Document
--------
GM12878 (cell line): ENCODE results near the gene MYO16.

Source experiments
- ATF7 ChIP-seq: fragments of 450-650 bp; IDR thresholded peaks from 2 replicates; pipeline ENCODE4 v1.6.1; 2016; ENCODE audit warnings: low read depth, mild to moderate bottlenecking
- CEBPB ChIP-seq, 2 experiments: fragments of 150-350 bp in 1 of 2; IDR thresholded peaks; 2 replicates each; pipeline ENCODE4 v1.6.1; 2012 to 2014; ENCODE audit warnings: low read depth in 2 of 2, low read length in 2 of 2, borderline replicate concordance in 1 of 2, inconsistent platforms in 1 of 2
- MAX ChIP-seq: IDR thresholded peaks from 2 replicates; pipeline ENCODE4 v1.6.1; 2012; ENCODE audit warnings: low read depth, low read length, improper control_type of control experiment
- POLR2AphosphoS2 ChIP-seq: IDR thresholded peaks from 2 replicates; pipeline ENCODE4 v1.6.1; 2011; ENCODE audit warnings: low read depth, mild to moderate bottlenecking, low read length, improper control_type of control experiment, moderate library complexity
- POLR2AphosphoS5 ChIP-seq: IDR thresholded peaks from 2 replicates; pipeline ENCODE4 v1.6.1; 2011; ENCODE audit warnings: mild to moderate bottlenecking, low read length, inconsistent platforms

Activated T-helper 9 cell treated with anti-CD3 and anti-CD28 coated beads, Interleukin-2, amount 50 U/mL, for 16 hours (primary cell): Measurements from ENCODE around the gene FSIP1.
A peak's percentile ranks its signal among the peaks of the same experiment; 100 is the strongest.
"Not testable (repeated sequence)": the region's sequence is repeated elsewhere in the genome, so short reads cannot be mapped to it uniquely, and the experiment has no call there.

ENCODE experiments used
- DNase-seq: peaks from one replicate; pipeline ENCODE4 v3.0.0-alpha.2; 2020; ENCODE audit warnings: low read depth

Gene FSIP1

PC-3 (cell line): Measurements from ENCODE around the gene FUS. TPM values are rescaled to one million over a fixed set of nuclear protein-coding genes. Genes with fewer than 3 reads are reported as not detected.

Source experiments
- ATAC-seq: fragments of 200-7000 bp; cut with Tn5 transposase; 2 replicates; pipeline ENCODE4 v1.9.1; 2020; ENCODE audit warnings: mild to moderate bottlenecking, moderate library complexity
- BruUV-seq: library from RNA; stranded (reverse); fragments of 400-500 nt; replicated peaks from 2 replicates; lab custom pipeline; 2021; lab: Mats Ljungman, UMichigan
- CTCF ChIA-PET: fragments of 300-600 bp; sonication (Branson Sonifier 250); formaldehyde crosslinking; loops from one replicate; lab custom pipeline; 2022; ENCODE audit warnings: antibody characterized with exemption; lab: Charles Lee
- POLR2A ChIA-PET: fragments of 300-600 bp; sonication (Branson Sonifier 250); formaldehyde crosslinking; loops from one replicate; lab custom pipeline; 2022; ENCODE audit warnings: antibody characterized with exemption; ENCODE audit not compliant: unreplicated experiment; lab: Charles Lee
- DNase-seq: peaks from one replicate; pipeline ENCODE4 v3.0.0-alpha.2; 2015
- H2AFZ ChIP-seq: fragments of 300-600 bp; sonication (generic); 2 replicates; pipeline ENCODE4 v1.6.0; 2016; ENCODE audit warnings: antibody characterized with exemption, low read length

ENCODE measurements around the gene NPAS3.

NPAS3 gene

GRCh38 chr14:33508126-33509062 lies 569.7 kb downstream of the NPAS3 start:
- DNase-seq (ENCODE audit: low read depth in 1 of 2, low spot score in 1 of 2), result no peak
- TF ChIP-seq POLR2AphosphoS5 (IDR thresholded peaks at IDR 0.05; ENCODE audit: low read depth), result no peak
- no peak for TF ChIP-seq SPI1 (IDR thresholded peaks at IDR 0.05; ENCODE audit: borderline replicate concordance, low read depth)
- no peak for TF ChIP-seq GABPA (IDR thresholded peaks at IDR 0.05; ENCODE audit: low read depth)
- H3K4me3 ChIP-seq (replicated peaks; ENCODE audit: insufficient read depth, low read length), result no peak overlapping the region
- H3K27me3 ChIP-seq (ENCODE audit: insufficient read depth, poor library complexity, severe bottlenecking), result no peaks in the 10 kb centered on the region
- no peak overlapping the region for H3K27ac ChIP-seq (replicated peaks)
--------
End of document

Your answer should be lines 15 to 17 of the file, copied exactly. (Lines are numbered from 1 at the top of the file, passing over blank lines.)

Source experiments
- ATAC-seq: fragments of 200-7000 bp; cut with Tn5 transposase; 2 replicates; pipeline ENCODE4 v1.9.1; 2020; ENCODE audit warnings: mild to moderate bottlenecking, moderate library complexity
- BruUV-seq: library from RNA; stranded (reverse); fragments of 400-500 nt; replicated peaks from 2 replicates; lab custom pipeline; 2021; lab: Mats Ljungman, UMichigan